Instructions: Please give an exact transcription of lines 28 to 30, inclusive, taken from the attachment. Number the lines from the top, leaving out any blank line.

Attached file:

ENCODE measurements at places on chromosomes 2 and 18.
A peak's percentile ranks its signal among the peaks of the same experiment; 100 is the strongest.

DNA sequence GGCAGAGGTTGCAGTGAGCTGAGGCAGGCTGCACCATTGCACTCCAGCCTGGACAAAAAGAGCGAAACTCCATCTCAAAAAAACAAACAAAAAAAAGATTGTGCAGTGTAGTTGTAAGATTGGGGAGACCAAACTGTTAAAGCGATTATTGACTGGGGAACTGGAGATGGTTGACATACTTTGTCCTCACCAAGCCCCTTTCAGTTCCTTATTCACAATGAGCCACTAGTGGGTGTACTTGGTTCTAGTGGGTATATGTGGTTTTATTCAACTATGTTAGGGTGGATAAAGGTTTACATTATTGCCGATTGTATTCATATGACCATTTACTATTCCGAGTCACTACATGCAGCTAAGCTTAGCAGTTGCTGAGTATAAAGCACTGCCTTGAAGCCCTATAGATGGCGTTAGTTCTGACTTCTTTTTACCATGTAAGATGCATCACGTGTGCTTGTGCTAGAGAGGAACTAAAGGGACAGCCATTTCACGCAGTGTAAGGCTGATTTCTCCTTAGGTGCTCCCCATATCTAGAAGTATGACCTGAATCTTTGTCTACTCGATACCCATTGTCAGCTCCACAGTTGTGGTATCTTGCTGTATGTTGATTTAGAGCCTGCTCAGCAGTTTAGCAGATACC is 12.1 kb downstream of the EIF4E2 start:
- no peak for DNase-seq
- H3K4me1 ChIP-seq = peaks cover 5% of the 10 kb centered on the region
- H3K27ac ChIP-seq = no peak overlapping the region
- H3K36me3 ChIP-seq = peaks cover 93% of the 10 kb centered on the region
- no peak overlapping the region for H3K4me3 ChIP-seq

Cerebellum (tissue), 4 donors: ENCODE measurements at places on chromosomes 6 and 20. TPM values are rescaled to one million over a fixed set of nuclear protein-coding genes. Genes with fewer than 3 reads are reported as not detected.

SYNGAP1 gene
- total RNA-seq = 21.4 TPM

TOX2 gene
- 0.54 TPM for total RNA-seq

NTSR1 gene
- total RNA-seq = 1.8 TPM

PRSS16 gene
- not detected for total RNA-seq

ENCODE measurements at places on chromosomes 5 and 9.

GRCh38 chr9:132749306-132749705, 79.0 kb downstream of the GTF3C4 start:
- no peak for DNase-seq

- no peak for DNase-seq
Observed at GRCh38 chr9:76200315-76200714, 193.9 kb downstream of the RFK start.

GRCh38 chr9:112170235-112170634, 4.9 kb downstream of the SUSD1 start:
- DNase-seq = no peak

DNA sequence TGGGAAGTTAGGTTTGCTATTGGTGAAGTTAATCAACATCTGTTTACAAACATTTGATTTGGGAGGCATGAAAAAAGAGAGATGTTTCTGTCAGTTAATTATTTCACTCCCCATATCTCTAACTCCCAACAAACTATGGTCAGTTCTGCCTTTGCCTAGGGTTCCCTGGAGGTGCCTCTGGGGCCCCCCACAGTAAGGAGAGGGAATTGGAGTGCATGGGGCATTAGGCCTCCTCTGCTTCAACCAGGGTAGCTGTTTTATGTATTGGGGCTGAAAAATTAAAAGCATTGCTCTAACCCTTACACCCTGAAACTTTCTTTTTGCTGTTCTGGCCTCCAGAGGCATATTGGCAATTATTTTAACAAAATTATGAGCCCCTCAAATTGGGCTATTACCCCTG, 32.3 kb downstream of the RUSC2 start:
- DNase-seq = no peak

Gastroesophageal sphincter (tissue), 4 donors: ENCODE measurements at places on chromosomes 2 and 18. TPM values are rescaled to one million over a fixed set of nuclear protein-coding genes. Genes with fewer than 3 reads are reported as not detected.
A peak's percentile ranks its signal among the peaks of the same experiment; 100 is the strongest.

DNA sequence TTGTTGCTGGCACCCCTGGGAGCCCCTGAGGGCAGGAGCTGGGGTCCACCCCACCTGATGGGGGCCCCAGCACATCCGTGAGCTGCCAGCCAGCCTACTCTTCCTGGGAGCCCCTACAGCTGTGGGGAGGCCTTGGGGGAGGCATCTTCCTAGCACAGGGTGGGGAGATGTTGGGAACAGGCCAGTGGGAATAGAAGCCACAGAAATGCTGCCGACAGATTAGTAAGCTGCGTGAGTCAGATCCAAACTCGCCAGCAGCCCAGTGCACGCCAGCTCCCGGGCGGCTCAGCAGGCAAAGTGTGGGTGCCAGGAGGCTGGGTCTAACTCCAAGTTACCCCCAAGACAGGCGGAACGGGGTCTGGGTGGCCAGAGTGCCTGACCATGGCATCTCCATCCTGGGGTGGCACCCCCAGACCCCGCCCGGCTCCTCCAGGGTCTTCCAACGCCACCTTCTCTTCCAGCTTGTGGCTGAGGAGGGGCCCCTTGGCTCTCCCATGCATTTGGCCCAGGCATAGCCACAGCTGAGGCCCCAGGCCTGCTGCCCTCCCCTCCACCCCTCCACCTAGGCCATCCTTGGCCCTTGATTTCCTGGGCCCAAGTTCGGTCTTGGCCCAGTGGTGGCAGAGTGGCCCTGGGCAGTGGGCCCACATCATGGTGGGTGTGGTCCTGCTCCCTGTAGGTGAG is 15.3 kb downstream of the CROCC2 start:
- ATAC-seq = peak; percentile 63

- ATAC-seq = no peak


A peak's percentile ranks its signal among the peaks of the same experiment; 100 is the strongest.

DNA sequence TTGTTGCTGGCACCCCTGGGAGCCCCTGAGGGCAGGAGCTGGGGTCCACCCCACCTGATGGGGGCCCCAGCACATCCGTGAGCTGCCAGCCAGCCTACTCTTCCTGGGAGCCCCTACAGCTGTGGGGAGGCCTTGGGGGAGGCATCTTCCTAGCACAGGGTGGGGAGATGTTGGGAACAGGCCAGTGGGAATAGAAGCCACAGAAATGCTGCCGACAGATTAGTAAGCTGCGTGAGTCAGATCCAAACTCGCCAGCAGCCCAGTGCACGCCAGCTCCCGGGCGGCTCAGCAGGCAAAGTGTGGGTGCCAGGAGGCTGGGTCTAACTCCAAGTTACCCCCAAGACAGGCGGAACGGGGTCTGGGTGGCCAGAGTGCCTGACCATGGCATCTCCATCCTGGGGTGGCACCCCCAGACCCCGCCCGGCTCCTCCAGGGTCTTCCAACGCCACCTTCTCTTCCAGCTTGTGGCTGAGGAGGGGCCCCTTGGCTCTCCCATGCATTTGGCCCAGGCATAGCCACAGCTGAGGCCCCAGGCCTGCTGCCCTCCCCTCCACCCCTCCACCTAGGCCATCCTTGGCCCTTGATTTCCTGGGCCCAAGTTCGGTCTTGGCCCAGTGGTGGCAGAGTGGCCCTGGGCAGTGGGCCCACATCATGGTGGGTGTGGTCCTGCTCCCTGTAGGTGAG is 15.3 kb downstream of the CROCC2 start:
- ATAC-seq = peak; percentile 63